Joseph Weizenbaum, a renowned German-American computer scientist and former professor at the Massachusetts Institute of Technology, is widely recognised as a pioneer of artificial intelligence. During the 1960s, he developed an AI program called ELIZA, which employed word and pattern recognition techniques along with natural language programming to simulate responses similar to a psychotherapist. According to a recent article by Elisabeth Rosenthal, a senior contributing editor of KFF Health News, the success of ELIZA actually “terrified” Weizenbaum. In an interview with Rosenthal, Weizenbaum disclosed that his students would engage with the machine as if it were a genuine therapist. Although he had foreseen the rise of powerful AI tools, he maintained the belief that they could never truly excel as therapists.
In today's cyber world, there is an overwhelming presence of self-help apps focused on mental health. According to a market analysis by Grand View Research, the global market for mental health apps touched $5.2 billion in 2022, with a projected compound annual growth rate of 15.9 per cent from 2023 to 2030. Over the past few years, around 20,000 apps have emerged in the mental health space.
However, clinicians, researchers, and government authorities have raised concerns regarding the effectiveness of these apps. The lack of comprehensive research and expert consultation during the app development process has been a major factor contributing to these concerns. A study published in JMIR Mental Health in 2020 examined 293 apps offering therapeutic treatment for anxiety and/or depression. Of these, only 162 claimed to have an evidence-based theoretical framework in their app store descriptions, and a mere 10 had published evidence supporting their efficacy.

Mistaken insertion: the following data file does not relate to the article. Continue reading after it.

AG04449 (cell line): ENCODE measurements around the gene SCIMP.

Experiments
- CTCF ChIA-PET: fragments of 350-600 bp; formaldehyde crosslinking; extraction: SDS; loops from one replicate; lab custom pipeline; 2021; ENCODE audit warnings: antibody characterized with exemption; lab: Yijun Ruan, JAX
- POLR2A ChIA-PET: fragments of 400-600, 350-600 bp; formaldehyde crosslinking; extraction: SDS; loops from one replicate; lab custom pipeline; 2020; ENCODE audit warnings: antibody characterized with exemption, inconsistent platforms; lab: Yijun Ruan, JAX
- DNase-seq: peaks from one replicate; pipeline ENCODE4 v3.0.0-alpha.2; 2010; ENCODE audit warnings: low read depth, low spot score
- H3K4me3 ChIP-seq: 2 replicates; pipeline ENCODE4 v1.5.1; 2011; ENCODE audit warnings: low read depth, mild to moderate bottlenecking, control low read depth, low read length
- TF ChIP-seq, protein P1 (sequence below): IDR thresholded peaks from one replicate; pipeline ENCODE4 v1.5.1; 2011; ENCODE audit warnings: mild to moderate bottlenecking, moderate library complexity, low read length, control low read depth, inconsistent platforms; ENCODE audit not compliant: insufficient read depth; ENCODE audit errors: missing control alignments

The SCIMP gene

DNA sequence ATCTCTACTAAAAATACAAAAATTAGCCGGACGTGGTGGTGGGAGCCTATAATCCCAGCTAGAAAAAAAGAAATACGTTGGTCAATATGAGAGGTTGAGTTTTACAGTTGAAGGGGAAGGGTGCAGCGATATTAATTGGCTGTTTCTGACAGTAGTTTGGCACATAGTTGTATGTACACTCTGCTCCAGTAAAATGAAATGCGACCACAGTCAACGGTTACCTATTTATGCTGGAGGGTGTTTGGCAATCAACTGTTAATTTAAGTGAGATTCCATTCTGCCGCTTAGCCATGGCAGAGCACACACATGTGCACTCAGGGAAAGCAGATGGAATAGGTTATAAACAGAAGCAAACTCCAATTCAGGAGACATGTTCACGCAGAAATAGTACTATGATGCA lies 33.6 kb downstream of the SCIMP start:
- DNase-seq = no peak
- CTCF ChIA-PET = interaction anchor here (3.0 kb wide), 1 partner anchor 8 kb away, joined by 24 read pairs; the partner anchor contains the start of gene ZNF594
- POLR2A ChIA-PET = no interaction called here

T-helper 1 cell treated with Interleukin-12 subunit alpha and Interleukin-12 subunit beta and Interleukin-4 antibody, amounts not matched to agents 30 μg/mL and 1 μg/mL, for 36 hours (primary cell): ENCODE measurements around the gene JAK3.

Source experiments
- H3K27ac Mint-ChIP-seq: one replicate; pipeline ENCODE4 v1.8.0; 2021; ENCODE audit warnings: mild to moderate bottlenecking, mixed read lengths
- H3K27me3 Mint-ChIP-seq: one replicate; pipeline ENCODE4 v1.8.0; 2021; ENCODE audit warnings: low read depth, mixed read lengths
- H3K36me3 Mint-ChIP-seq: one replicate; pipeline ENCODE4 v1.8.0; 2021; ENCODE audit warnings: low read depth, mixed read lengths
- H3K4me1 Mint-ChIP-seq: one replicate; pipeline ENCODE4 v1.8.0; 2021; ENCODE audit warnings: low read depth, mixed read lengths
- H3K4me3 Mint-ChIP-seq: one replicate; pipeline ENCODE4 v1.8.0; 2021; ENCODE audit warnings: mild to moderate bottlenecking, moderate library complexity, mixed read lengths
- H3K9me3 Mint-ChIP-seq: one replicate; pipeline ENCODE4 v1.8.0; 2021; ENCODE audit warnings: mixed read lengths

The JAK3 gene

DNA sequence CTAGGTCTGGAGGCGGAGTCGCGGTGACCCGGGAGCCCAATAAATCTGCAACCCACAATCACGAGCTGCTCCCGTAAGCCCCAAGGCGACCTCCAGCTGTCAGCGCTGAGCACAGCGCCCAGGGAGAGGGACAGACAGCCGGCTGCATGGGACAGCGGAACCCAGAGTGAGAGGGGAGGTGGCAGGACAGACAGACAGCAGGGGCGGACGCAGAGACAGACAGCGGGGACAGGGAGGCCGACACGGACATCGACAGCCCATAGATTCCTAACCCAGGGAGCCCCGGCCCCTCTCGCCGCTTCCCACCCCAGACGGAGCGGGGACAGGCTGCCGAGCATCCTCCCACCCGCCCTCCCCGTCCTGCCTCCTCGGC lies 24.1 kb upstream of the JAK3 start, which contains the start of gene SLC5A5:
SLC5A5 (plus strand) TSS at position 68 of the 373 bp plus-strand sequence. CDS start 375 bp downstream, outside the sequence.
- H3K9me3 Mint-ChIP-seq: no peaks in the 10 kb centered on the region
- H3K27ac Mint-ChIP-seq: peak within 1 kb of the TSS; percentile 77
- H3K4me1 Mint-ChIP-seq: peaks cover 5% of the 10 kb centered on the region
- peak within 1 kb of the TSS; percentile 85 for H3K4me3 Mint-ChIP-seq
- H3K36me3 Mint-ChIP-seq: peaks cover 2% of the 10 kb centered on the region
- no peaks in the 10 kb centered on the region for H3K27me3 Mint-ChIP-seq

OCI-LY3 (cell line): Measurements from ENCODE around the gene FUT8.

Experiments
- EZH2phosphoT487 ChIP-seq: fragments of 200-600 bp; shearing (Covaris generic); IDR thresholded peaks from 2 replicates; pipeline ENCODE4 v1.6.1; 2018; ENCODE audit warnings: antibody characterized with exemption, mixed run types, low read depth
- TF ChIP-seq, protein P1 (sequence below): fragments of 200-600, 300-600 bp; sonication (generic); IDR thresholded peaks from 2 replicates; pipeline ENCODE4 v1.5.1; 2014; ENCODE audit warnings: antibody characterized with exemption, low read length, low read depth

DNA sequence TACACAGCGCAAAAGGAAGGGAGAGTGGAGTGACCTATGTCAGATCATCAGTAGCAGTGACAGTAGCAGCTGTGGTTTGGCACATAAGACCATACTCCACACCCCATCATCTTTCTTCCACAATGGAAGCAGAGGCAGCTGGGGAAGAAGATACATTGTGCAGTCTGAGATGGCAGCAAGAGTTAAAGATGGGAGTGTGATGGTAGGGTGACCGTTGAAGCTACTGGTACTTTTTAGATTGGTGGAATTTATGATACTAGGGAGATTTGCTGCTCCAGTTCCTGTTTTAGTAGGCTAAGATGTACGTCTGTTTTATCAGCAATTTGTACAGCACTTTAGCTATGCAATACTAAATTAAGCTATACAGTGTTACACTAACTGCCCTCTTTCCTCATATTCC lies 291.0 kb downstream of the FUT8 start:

Most mental health apps provide what can be called “structured therapy”, generating workbook-like responses tailored to specific patient problems. However, there are concerns about the potential for unempathetic responses and the harm they may cause, particularly in cases involving suicidal tendencies.
Three years ago, the Journal of the American Medical Informatics Association featured a study highlighting concerns with consumer-facing apps. The study reviewed 74 reports on safety issues related to health apps and identified 80 safety concerns, with 67 of them relating to the quality of information presented and inappropriate responses.
Many of these apps carry disclaimers stating that they are not intended to replace medical or behavioural health services. However, they are still marketed with claims of treating conditions such as anxiety and depression and predicting suicidal tendencies. Hence, it is prudent to refrain from replacing a qualified therapist with a mobile application since the current evidence is inadequate to support the notion that a chatbot can replicate the empathetic connection between a patient and a human healer.